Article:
A Few Good Men is a 1992 American legal drama directed by Rob Reiner. The story follows the court-martial of two U.S. Marines, who are charged with the murder of a fellow marine and the problems faced by the lawyers, of the accused, while preparing their defenses. The Marines are on a murder trial for carrying out a “code red” order. The movie refers to “code red” as a type of extrajudicial punishment used for an alleged crime or offense, which is carried out without a legal procedure.
After the venting session was complete, Colonel Cord moved the meeting forward to the situation of Colonel MacKenzie and the two men were surprised about the amount of support and respect they garnered among the special operations community. First, on the agenda, Colonel Cord covered the promotion list and described in detail Jackson’s arrest and subsequent flight home that almost killed him. These incidents shocked the officers, and they wondered how someone could get away with denying a wounded man medical treatment. Due to their knowledge of classified special operation missions and how they were carried out, none of the officers present accepted the army’s fabrication of lies because it didn’t fit with Jackson’s record of service and after
In reading Anybody’s Son Will Do, I found out that U.S. Marines are somewhat heartless when it comes to socializing their recruits. And they normally get very young guys to join them as the text says; “There recruits usually have no more than twenty years’ experience of the world, most of it as children, while the armies have had all of history to practice and perfect their techniques” (27). In saying this Gwynne Dyer is saying that the armies have perfected getting young men and basically brainwashing them, while the young men go to the military for other reason as they are basically just beginning to experience the world as human beings. Dyer also started this story off with a quote from a solider who was disgusted after he killed a Japanese soldier who was trying to kill him as the text says: “I felt remorse and shame. I can remember whispering foolishly, “I’m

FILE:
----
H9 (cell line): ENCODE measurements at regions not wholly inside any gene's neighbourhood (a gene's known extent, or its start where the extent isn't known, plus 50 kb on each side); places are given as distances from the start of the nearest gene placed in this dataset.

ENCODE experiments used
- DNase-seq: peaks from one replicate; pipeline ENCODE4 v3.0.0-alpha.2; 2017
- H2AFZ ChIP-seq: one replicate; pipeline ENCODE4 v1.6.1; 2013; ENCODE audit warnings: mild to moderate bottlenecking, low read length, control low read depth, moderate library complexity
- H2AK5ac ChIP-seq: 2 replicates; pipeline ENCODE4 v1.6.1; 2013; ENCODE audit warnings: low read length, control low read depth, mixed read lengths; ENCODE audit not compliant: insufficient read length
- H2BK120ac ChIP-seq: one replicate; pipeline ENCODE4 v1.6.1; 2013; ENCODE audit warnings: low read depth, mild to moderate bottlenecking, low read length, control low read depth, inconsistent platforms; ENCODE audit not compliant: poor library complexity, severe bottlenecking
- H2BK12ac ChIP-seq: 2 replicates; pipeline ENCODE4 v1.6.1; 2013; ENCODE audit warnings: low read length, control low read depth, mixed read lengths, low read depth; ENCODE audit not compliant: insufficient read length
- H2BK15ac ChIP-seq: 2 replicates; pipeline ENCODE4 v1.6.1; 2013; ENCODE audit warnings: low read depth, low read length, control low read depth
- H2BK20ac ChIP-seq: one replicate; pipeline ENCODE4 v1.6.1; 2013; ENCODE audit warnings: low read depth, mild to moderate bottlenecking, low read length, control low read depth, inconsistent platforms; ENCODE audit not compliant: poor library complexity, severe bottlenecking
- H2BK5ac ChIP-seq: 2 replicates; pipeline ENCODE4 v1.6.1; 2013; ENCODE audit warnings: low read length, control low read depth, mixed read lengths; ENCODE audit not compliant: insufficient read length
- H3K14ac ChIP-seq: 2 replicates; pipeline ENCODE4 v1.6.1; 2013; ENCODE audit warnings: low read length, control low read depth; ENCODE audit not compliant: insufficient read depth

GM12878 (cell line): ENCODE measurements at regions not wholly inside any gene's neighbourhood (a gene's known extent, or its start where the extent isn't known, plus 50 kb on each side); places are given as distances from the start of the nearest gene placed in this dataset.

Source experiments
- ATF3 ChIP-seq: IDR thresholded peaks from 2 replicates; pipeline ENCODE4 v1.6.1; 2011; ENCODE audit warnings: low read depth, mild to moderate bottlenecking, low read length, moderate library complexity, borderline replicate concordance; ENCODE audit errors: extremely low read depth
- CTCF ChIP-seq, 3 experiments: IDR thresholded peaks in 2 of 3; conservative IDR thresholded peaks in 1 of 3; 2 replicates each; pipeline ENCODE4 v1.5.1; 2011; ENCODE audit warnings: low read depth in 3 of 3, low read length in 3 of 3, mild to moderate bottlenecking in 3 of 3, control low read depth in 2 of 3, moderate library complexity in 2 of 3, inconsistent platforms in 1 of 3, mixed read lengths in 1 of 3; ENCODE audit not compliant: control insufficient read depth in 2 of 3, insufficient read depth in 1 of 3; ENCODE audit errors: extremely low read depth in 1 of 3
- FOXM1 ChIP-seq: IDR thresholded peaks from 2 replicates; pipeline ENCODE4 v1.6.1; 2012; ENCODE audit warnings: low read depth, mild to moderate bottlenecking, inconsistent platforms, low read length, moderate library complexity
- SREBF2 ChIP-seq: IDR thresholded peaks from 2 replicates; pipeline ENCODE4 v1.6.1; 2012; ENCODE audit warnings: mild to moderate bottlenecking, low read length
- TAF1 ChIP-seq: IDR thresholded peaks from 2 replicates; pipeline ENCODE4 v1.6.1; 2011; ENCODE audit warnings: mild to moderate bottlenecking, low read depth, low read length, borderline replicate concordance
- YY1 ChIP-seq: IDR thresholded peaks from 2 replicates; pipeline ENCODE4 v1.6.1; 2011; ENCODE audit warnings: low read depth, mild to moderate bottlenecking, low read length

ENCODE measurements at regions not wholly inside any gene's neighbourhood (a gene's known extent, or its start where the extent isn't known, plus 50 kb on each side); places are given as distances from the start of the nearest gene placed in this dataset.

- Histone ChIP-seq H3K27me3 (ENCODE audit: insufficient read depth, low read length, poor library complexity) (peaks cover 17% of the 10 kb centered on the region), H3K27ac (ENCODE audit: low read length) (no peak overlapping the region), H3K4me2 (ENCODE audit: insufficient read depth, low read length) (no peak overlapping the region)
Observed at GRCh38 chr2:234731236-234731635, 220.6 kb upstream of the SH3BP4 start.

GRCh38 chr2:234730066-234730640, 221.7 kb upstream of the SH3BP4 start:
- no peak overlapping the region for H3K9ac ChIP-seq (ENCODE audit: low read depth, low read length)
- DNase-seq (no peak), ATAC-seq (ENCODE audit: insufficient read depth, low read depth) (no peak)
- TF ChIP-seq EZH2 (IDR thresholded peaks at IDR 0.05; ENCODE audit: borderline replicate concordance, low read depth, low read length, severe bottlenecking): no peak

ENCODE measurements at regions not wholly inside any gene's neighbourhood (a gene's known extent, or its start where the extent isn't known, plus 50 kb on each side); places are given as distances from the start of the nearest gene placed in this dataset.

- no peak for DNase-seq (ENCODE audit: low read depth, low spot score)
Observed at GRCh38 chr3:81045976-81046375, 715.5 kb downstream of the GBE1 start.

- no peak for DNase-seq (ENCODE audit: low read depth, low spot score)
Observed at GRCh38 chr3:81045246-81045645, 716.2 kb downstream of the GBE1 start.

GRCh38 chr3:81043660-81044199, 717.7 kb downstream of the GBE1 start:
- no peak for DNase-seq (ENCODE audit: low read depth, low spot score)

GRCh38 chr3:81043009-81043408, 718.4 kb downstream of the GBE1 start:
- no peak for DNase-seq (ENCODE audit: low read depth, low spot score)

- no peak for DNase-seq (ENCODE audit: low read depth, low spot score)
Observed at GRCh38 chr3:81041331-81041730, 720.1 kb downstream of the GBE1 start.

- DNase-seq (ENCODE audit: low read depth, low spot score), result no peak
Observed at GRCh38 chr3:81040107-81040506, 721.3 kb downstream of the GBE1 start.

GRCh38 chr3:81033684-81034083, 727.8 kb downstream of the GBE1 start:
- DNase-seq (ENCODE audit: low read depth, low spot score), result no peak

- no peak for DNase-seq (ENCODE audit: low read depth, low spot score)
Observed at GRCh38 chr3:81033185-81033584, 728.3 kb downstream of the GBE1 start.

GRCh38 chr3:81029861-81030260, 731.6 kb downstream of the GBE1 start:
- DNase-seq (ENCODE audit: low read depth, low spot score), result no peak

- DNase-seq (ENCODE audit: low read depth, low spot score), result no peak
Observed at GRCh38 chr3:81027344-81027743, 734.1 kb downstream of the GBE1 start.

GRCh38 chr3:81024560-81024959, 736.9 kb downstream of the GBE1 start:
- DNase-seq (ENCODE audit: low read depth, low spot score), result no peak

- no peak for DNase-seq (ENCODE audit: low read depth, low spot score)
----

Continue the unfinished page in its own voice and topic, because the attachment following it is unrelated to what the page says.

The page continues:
Omniscient point-of-view is used is the primary POV for each fight, except for two breaks from this pattern in scenes #2 and #4. In #2, the fight is shown from an omniscient POV until Jake lands his KO hit, which we see from his opponent’s POV. With #4, we again see the fight in an omniscient POV until the point in the fight in which both Jake and Sugar Ray are tired, where we see each character’s POV of each other until Sugar Ray defeats Jake and it returns to an omniscient POV.
The representation of female lawyers in movies is perceived negatively, and greatly differs from the representation in television series. The film, A Few Good Men, follows a military case involving marines in Cuba. The culture of the movie is already biased in the sense that the setting is dominated by men. The introduction of Lt. Cdr. Joanne Galloway, the female lawyer, offers another dynamic to the strategy of the case, as well as the plot of the film. Her role and interaction with other characters in the case can be examined to demonstrate how movies can negatively and positively display women lawyers.